Vacationing in Thailand offers a unique and wonderful experience. Spectacular beaches, awe-inspiring ancient ruins and palatial accommodations make it so that over 60% of Thailand’s visitors are there for their second or more time. Below are a few tips and facts that will help you be well prepared to fully enjoy your experience.
Entry Requirements: If you plan on staying less than 30 days you’ll only need a valid passport (with an expiration no further than 6 months away) and proof of a return ticket. No visa will be required.
Currency: The Baht is Thailand’s currency denomination and it comes in both paper and coin forms. The exchange rate varies, but a rough approximation puts 30 baht worth an equivalent amount to a US dollar. Major credit cards and debit cards are accepted in most restaurants and shopping centers.
Climate: Thailand has a tropical climate and the best time to visit is from November to April during what is known as the high season. May through October coincides with the rainy season, however, Thailand spans a large latitudinal swath and while the northern parts are experiencing monsoons, the southern areas surrounding the Gulf of Thailand are bright, sunny and warm. From March to April the climate is warm and dry with average temperatures in the mid-80s.
What to pack: Due to its tropical climate, Thailand can get somewhat humid so it is recommended that you pack light, airy clothing. Loose cottons and linens are ideal. If you are visiting the northern areas during wintertime, it is advised that you pack a light sweater or jacket.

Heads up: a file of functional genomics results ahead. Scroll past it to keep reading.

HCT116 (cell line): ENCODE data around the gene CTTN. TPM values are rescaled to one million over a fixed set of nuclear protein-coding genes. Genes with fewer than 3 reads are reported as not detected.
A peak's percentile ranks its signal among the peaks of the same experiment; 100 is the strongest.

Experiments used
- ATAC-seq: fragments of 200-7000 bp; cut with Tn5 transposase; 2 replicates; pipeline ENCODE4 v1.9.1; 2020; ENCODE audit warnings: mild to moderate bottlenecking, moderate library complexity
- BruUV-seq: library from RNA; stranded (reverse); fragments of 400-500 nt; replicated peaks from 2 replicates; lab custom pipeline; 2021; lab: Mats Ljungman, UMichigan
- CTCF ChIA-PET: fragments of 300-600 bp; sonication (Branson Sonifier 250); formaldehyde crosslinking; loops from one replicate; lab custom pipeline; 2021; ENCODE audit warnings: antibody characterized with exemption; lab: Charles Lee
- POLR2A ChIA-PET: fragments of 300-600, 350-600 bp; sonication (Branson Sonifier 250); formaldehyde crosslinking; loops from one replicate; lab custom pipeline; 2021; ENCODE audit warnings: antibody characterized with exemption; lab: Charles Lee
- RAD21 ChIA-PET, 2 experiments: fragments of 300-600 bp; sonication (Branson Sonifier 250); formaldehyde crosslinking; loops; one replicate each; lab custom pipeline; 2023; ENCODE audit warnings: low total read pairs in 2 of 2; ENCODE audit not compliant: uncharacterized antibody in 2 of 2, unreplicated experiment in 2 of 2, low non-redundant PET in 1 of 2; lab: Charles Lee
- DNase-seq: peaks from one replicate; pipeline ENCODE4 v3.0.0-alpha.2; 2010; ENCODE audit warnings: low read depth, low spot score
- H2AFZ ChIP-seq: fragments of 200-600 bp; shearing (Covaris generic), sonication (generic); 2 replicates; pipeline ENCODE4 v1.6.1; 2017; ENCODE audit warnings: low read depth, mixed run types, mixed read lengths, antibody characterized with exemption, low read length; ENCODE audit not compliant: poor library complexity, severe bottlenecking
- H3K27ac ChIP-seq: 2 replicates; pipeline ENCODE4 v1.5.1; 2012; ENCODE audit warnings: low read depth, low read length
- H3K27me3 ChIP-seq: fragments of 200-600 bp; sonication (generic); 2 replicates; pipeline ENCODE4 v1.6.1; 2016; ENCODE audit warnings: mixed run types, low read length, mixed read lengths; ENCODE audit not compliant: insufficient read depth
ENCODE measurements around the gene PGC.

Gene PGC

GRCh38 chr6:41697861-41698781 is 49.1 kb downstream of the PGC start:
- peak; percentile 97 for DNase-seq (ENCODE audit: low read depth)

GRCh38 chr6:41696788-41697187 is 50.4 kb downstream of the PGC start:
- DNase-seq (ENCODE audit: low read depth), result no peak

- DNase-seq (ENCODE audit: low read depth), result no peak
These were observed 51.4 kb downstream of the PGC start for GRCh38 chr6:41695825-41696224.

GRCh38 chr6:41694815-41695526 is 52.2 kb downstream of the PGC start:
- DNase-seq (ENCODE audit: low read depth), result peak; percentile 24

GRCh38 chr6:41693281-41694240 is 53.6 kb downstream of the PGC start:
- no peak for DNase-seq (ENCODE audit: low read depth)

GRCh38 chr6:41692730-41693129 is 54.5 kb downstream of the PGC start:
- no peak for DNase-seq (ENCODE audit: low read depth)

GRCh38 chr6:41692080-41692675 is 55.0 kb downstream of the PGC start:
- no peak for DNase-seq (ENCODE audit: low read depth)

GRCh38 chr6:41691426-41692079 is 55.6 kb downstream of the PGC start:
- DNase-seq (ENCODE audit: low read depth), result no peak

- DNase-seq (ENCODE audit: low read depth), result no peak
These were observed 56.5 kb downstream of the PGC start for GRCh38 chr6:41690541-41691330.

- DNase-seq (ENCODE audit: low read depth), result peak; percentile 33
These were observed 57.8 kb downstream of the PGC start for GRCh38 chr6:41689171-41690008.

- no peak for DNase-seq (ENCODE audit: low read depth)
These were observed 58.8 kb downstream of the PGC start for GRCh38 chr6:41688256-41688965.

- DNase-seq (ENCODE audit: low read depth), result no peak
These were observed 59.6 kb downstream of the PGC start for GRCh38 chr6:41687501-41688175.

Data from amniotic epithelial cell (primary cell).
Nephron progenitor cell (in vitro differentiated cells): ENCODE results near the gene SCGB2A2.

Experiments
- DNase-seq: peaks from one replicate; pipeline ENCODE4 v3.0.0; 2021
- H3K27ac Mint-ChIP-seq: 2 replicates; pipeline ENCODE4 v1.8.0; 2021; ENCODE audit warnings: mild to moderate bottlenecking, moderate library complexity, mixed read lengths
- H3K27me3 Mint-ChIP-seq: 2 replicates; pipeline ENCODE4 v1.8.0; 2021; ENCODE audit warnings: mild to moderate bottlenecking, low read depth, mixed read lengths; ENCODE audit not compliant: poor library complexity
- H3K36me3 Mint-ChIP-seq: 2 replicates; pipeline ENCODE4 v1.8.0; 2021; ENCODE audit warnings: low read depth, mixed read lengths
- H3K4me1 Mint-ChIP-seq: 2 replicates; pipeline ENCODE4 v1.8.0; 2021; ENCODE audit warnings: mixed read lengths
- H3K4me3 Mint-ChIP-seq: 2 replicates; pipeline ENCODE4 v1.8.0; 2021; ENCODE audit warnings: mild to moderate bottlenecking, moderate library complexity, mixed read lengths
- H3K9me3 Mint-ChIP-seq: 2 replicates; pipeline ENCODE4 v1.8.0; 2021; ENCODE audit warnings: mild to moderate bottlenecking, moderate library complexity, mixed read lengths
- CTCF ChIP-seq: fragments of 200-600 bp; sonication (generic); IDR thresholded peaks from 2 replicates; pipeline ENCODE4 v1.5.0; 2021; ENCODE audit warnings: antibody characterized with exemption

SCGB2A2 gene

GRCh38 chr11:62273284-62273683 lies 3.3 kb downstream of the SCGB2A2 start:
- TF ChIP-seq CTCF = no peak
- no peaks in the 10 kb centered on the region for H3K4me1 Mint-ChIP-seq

While visiting temples proper attire is required. This includes covered shoulders for everyone and skirts that extend below the knees for women. Shorts are not allowed so be sure you plan ahead if you intend to enter any Buddhist temples. And remember, it’s considered polite to remove your shoes before you enter!
Language: Thai is the official language of Thailand, but English is widely spoken. Signs are generally in both Thai and English.
Electricity: Thailand’s electric outlets are 220 volts AC. If you will require power, you are advised to bring an adapter kit to allow you access to electricity. Some hotels will have adapters available for a deposit.
Water: Tap water is not safe to drink. It is strongly advised to stick to bottled water. Most hotels offer complimentary bottled water in the rooms on a daily basis. This extends to ice. Be cautious of using ice, however most restaurants serve ice made from government inspected ice factories.
Phone: The international dialing code for Thailand is 66. To make international calls from Thailand, first dial 001, then the country code, followed by the area and phone number. SIM cards are available from local Thai network providers to allow local call/texting.
Royal Family: The King is revered and respected in Thailand and visitors are expected to uphold the same considerations. Speaking disrespectfully or gesturing inappropriately to the Royal Family is punishable under Thai law.
Additional Courtesy: The Buddha is a deity and respect is a priority. Women are not allowed to touch Buddhist monks. However Buddhist teachings influence much of Thai society, so Thai’s usually tend to be relaxed and non-confrontational. Any conflicts can often be resolved with a smile.
images from google
images from google